The Association of Liberian Journalists in the Americas (ALJA) has commended Liberia’s President, George Weah, for his recent suspension of the Deputy Minister for Press and Public Affairs at the Ministry of Information Cultural Affairs and Tourism (MICAT), Eugene Fahngon, in the wake of his last social media congau-country rhetoric.
ALJA thanked President Weah for the swift disciplinary action. In a press release issued on May 9, 2019, the Association described the President’s intervention as a laudable action, which would help in calming down the prevailing political tension in the country.
However, ALJA is calling on Mr. Weah to further his punitive action against the suspended Deputy Minister by dismissing him from government with immediate effect. The Association asserts Mr. Fahngon is misplaced at the Information Ministry; and he is not a government material.
Moreover, the Association maintained Mr. Fahngon lacks the pedigree for the sacred post he occupies at the Information Ministry. ALJA said at a critical time like this when Liberians are fixated on peace building and national development after a prolonged civil conflict that decimated the lives of more than 250 thousand people and millions of dollars’ worth of properties, they don’t need a deputy minister, whose repeated actions and pronouncements sought to polarize them along a so-called congau-country divide.
The Association said since Mr. Fahngon’s appointment by President Weah to the position of Deputy Minister for Press and Public Affairs at MICAT over a year ago, he has gained notoriety at home and abroad for divisiveness and arrogance in the propagation of public information.
ALJA said before his indefinite suspension, Mr. Fahngon persistently spewed incendiary messages via social media and other media outlets targeted at perceived enemies of the Coalition for Democratic Change (CDC) government because they expressed opposing views about some of the administration’s social and economic policies.
ALJA cited the suspended Deputy Information Minister’s latest verbal assault on the planners of the June 7, 2019, street protest and his so-called congau-country rhetoric, which sought to divide Liberians as some of the many graphic examples of his conflict-ridden messages.
The Americas based journalists said the cited incidents and others have over the months shown that Mr. Fahngon has little or no clue about his job duties and responsibilities at the Information Ministry.
The Association said as Deputy Minister for Press and Public Affairs, Mr. Fahngon’s foremost responsibilities are to build and consolidate a cordial tie with the Liberian media; and project a positive image of the Liberian government at home and abroad by highlighting the government’s development programs and policies with the sole purpose of sustaining Liberia’s fragile peace, but unfortunately the indefinitely suspended Deputy Minister wasted the Liberian tax payers’ work hours by engaging in acts that tend to undermine the peace and stability of the country.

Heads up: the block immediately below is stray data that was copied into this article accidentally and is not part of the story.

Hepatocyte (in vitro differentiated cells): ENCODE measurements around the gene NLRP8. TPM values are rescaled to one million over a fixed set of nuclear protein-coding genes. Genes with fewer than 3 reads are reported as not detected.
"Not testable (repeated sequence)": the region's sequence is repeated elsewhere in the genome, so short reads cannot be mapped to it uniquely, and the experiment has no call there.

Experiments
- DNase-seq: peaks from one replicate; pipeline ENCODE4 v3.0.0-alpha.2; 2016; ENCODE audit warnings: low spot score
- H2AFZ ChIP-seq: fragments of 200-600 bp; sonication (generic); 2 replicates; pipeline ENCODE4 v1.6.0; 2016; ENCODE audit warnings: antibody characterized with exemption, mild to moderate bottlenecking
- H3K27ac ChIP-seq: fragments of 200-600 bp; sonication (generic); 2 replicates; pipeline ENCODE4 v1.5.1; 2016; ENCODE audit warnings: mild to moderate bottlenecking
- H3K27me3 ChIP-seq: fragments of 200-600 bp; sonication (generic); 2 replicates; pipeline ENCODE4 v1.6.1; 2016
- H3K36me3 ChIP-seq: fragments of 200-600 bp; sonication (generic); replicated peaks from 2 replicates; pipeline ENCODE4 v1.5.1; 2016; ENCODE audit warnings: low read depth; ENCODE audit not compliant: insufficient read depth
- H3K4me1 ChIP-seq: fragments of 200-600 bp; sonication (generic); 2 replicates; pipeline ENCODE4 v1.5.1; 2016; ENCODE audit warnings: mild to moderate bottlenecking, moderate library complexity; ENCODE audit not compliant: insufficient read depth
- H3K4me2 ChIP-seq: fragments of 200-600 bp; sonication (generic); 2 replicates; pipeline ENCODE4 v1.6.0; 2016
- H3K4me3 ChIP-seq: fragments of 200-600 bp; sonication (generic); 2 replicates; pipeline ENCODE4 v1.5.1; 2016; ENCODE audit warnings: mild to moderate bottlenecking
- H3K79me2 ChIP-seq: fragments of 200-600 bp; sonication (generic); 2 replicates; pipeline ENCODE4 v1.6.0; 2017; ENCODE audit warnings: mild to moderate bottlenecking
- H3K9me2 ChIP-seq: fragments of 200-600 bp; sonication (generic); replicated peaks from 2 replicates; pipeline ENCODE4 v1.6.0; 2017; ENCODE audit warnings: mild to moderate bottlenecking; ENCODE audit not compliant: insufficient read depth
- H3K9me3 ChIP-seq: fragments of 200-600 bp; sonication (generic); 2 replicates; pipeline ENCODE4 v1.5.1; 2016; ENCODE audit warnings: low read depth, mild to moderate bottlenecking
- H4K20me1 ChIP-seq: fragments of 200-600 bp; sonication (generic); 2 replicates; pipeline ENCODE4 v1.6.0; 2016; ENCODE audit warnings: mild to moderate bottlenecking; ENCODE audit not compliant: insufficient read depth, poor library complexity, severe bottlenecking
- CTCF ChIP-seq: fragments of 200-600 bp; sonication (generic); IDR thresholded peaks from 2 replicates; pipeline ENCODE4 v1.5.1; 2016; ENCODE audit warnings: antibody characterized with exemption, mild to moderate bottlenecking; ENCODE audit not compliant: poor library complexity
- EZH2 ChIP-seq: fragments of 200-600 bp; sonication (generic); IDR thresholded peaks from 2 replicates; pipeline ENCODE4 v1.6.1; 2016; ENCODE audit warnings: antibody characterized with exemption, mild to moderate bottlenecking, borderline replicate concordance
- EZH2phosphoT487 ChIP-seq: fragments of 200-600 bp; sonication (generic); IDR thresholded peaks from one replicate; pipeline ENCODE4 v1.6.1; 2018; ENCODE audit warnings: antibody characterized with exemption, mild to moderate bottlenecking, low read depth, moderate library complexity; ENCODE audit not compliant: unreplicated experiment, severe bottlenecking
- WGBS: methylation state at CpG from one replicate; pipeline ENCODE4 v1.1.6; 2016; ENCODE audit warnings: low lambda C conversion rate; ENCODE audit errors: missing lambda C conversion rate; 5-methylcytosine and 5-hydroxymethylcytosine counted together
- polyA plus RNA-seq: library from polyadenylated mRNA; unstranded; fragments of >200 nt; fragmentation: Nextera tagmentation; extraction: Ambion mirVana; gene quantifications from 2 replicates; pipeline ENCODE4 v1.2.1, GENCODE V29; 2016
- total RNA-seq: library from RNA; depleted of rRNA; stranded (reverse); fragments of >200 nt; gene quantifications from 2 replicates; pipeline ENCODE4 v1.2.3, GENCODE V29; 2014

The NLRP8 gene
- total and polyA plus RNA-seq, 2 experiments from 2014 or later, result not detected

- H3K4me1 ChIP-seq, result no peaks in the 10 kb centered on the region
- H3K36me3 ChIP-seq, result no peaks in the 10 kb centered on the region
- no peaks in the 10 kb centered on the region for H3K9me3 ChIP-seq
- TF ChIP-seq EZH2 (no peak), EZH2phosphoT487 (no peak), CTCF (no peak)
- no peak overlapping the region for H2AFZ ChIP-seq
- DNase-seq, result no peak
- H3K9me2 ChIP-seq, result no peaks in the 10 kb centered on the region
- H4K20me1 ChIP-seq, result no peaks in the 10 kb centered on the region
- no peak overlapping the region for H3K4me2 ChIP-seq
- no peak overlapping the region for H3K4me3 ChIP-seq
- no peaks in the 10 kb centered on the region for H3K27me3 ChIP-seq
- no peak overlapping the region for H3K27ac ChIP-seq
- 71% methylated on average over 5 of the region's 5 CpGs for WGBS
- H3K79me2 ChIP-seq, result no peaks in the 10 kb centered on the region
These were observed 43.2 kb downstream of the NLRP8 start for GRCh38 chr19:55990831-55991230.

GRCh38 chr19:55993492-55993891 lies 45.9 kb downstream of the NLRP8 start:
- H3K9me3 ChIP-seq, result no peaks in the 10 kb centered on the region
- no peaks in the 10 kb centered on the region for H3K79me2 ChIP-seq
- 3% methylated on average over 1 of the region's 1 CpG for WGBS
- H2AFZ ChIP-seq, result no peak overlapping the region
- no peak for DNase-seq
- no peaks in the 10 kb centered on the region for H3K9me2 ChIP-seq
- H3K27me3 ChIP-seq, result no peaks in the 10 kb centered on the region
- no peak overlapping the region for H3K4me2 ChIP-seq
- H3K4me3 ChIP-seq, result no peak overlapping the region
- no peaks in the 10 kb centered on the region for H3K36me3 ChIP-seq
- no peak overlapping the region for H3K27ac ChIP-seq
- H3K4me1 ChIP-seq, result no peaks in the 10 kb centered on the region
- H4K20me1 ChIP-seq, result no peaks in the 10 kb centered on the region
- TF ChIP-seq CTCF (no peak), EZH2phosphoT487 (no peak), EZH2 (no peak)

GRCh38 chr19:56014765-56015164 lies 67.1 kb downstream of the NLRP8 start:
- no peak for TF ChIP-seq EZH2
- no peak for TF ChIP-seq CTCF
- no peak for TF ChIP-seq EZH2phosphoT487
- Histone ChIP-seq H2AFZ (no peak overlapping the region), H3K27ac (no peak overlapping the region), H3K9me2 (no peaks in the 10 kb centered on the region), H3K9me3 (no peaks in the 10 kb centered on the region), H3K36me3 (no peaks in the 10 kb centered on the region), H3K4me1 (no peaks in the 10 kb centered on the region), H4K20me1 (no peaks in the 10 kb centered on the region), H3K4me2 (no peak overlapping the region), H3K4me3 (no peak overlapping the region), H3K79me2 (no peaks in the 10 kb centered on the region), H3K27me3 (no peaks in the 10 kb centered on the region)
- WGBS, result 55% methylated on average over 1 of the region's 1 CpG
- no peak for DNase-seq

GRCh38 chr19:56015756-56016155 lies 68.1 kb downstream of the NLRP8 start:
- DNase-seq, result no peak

ALJA said Mr. Fahngon’s immediate dismissal would set a good precedent; and it would further demonstrate to Liberians and the international community that the Weah administration is serious about the building and sustenance of a cohesive and wholesome society for where all Liberians regardless of political, economic and social dispensations would work and live in peace and happiness. Moreover, ALJA maintained such action would go a long way in curtailing the unbridled propagation of hate messages by some CDC executives and insiders of the Weah administration.
Meanwhile, the Association has hailed President Weah’s recently issued executive order, which directs all ministers, deputies and assistant ministers, and heads of agencies and commissions, and their deputies to refrain from making public pronouncements on policy issues of national concern on both conventional and social media without prior authorization from the appropriate authorities of government, mainly the Ministry of Information Culture Affairs and Tourism.
ALJA says it welcomes the Executive Order, because if adhered to, it would help significantly in reducing the prevailing publicity nightmares the Liberian government is grappling with in the delivery and presentation of public information due to the lack of coordination amongst public officials.